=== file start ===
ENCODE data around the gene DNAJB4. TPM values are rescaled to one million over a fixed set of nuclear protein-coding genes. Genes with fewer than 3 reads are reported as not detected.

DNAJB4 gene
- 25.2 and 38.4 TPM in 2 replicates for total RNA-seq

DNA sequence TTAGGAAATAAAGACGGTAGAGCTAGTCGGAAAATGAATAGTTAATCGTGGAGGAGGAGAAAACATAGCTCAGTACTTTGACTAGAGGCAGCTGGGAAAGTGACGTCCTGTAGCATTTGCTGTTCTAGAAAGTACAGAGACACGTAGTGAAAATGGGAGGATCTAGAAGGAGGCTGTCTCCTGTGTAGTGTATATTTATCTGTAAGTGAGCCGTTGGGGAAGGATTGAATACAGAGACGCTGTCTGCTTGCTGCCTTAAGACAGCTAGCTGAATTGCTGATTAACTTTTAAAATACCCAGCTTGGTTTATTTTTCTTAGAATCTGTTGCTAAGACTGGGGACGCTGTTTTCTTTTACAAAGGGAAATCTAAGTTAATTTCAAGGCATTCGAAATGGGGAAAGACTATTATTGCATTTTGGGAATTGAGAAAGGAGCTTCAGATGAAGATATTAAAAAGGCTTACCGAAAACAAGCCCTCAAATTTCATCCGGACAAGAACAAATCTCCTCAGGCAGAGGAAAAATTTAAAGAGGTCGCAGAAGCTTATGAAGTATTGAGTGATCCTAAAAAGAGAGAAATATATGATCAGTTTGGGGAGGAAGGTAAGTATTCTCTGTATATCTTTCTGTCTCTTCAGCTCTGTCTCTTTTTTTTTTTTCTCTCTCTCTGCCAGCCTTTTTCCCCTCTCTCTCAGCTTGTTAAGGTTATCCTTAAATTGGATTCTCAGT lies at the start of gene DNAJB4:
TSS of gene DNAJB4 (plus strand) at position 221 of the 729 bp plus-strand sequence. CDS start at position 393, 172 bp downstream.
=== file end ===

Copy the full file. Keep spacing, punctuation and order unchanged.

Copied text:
ENCODE data around the gene DNAJB4. TPM values are rescaled to one million over a fixed set of nuclear protein-coding genes. Genes with fewer than 3 reads are reported as not detected.

DNAJB4 gene
- 25.2 and 38.4 TPM in 2 replicates for total RNA-seq

DNA sequence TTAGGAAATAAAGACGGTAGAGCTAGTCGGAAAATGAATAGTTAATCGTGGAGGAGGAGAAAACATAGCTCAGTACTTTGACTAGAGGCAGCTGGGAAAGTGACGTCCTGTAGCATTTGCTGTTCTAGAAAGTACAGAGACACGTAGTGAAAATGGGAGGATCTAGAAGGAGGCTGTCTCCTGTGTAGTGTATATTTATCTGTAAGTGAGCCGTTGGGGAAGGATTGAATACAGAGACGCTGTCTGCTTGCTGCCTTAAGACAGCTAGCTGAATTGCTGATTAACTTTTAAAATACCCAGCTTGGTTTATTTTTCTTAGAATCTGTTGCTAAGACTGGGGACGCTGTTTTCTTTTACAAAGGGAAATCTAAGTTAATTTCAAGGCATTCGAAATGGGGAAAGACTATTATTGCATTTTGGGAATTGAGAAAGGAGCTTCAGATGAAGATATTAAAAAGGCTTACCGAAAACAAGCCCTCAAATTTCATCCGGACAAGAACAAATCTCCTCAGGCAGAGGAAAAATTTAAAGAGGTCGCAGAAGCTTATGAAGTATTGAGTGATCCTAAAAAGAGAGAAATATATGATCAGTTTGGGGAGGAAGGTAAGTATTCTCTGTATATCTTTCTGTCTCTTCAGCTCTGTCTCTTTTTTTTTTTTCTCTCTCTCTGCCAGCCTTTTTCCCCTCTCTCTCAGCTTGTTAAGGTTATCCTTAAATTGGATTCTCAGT lies at the start of gene DNAJB4:
TSS of gene DNAJB4 (plus strand) at position 221 of the 729 bp plus-strand sequence. CDS start at position 393, 172 bp downstream.